TO PAIR WITH Avondale La Luna 2010
Espresso and white chocolate cake, apple compôte, almond ice cream, espresso tuile and roasted chocolate crémeuxPrint Recipe
WHITE CHOCOLATE AND ESPRESSO CAKE
- 100g butter, chopped
- 75g white chocolate, chopped
- 220g sugar
- 125ml (½ cup) milk
- 110g cake flour
- 100g self-raising flour
- 2,5ml (½ tsp) baking powder
- 1 egg
- 10ml prepared espresso
CARAMELISED WHITE CHOCOLATE CRÉMEUX
- 180g white chocolate, finely chopped
- 60ml (¼ cup) milk
- 55g sugar
- 2 egg yolks
- 100g egg whites (about 3 eggs)
- 150g icing sugar
- 100g cake flour
- 60ml (4 tbsp) prepared espresso
ALMOND ICE CREAM
- 200g almonds, crushed
- pinch salt
- 200ml milk
- 200ml fresh cream
- 20ml (4 tsp) honey
- 150g sugar
- 50g egg yolks (about 3 eggs)
- 2 green apples
- 150g sugar
- 2 star anise
- ½ (¼ tsp) cinnamon quill
- 250ml (1 cup) apple juice + extra 200ml
- zest and juice of 1 lemon
For the cake, preheat the oven to 170˚C. Grease and dust with flour 5 small bundt tins of 10cm diameter. In a medium pot over medium heat, heat the butter, 75g white chocolate, 220g sugar and 125ml (½ cup) milk until the sugar and chocolate have melted and dissolved. Pour into a medium mixing bowl and set aside to cool down.
Sieve together all of the dry ingredients. Add the egg and espresso to the milk mixture. Gently fold in the flour mixture until incorporated. Bake in a prepared bundt tins, 20 minutes.
For the crémeux, lower the heat of the oven to 160˚C. Place 180g white chocolate in a baking tray lined with baking paper and roast, 10 minutes, stirring every 5 minutes. When all of the chocolate has turned a golden colour, remove from oven to cool down. Transfer to a medium mixing bowl.
Heat 60ml (4 tbsp) milk in a small pot over medium heat, 20 minutes. Mix the 55g sugar and egg yolks together until the sugar has dissolved. In stages, add the milk mixture to the yolk mixture. Return to a low heat and stir until it reaches 56˚C (using a sugar thermometer to check the temperature).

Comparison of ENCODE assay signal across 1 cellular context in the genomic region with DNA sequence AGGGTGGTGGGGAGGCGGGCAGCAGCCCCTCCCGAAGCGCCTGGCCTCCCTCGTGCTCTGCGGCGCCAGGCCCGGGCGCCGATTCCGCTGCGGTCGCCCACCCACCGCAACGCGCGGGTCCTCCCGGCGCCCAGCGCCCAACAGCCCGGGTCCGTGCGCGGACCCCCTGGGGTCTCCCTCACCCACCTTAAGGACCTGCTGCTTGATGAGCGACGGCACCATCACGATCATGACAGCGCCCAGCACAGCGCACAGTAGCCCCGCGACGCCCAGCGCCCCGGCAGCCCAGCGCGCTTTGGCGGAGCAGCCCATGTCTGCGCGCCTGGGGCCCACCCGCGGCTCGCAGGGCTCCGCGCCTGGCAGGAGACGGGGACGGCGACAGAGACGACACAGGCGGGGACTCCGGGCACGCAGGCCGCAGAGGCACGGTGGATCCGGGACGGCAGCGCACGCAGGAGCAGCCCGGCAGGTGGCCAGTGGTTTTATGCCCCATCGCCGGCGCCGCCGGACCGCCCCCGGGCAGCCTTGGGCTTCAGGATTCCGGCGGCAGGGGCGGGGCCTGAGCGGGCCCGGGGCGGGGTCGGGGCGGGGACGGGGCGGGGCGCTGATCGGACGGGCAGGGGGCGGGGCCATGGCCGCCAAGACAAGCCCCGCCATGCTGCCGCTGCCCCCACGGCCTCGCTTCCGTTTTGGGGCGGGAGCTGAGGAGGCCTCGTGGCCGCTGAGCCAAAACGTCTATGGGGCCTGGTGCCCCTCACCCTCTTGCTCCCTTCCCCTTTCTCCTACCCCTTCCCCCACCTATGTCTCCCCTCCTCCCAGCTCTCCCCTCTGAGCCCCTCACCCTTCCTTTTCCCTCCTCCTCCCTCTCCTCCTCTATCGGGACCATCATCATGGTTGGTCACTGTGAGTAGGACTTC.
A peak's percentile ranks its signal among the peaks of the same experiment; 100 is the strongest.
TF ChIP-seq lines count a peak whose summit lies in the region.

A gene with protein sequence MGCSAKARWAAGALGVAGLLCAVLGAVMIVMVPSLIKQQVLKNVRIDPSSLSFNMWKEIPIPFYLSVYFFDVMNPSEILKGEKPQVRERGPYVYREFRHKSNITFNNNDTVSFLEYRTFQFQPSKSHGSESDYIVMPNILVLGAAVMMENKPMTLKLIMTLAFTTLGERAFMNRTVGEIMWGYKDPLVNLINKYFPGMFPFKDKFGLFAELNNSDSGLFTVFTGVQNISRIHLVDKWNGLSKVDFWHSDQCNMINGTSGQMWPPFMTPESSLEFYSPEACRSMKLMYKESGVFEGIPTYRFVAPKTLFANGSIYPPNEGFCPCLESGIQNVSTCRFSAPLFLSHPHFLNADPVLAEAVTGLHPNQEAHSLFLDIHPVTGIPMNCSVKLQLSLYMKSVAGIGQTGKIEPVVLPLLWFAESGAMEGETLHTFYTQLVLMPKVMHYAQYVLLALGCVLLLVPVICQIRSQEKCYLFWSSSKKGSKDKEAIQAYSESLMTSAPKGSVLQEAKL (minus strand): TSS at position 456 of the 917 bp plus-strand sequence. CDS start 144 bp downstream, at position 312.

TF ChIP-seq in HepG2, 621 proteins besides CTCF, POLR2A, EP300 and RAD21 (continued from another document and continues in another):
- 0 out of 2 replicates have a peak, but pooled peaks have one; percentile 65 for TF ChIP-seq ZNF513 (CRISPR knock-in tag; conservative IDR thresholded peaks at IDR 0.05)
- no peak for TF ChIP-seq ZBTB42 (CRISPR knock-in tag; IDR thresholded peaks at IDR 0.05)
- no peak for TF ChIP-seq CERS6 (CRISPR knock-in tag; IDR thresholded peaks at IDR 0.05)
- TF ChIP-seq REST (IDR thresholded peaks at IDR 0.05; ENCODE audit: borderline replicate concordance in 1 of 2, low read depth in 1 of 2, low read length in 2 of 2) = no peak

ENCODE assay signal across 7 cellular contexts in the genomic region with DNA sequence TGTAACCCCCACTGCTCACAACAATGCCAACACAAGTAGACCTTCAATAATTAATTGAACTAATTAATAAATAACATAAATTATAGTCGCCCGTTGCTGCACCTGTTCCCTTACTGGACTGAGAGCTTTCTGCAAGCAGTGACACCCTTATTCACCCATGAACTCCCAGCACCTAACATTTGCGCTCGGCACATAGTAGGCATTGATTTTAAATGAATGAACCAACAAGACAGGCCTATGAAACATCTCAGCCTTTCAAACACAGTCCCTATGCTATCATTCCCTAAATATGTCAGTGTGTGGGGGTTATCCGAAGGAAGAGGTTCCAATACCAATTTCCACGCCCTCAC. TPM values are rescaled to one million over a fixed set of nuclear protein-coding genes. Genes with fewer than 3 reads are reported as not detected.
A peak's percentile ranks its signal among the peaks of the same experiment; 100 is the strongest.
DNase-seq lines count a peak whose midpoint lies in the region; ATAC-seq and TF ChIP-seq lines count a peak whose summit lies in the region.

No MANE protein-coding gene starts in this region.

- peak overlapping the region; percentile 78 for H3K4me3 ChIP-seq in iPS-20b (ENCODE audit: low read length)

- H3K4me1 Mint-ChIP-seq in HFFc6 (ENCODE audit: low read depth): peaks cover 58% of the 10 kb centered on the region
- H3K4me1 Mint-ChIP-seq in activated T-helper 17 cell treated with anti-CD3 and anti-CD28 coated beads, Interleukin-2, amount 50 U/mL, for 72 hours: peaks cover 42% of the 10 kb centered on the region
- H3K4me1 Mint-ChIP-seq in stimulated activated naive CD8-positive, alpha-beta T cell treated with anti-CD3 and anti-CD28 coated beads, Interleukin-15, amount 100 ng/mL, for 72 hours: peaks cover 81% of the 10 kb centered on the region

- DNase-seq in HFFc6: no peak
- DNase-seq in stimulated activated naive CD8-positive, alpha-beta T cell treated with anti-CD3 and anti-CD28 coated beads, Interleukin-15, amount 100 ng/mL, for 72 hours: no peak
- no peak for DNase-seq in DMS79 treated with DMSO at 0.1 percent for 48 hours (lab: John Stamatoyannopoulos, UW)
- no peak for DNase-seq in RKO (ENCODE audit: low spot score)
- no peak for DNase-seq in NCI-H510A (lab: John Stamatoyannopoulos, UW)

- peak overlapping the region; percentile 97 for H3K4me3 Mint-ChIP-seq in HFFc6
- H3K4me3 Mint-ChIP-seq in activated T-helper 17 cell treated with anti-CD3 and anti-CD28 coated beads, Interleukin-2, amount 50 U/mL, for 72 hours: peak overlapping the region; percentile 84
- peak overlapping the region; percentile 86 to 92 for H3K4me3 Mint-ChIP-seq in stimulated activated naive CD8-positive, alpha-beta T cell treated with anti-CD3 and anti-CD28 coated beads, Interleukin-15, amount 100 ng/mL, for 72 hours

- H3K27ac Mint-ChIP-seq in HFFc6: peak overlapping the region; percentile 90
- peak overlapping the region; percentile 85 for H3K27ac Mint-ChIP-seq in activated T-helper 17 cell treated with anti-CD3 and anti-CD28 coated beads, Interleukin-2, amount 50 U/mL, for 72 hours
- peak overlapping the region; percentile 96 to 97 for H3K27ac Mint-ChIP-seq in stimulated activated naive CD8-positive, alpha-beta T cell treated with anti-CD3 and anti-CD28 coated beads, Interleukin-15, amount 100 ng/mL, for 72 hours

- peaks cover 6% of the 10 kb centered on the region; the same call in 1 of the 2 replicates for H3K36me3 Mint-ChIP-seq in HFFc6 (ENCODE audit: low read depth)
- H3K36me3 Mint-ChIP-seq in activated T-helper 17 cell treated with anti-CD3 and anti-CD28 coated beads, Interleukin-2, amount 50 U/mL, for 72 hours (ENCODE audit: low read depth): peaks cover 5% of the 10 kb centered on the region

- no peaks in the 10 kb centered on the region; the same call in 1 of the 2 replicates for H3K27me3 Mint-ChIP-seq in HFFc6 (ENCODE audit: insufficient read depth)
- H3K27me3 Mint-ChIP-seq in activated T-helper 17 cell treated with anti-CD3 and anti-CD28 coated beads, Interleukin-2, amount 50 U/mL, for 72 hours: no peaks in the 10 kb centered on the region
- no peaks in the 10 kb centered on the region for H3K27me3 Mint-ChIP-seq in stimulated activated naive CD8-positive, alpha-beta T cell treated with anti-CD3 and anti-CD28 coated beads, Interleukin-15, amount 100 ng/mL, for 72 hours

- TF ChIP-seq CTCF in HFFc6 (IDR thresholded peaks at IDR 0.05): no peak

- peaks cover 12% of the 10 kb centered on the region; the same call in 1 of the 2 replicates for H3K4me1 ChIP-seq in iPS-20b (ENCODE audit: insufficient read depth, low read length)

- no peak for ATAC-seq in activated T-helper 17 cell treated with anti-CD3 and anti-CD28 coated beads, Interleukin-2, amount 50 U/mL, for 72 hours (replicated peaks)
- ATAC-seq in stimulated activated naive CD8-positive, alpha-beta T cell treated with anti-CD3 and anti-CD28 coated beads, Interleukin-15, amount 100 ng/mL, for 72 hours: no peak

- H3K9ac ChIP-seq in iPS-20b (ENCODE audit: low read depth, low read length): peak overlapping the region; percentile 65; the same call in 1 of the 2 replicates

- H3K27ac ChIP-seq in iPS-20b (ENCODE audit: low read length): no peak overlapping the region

Place a sieve over the chocolate in the bowl and strain over the custard. Mix together until all of the chocolate has melted. Pour into an airtight container and chill, overnight.
For the tuile, whip the egg whites to soft peaks and add the icing sugar. Fold in the cake flour and lastly the espresso or coffee. Spread the mixture out as thinly as possible in a large roasting dish lined with baking paper and bake, 8 – 12 minutes, at 165˚C or until the entire surface is golden. Break into large pieces and place in an airtight container to keep.
For the almond ice cream, preheat the oven to 160˚C. Roast the almonds with some salt, 6 – 8 minutes, until golden. Remove from oven. Heat 200ml milk, 200ml fresh cream, the honey and toasted almonds together in a large pot over medium heat, 5 minutes.
Mix the 150g sugar and yolks together until the sugar has dissolved. Add the milk mixture to the yolks in stages. Return to a low heat, continuously stirring, until the temperature reaches 56˚C on a sugar thermometer. Pour into a roasting dish and chill over ice or in the fridge, at least 1 hour. Blitz and chill again. Once chilled, strain the mixture through a sieve and churn in an ice cream maker according to the manufacturer’s instructions. If you do not have an ice-cream maker, place the mixture in a freezer-proof bowl and freeze, about 2 – 3 hours. Just before frozen (it will be thick, but almost liquid), beat with an electric mixer until smooth and fluffy. Return to the freezer until completely frozen.
For the compôte, peel and cube the apples. Place in a pot with the remaining ingredients, except the lemon juice. Cook over medium heat. Once all of the sugar has dissolved, add the 200ml apple juice and cook until tender, about 15 minutes. Remove the star anise, cinnamon quill and lemon zest. Turn up the heat until the apples start to caramelise. Turn off the heat and add the lemon juice.
To serve, spread some crémeux on 5 plates, add a quenelle of ice cream, pipe blobs of apple compôte and add shards of the tuile.
Recipe and styling by Eric Bulpitt
Photograph by Bruce Tuck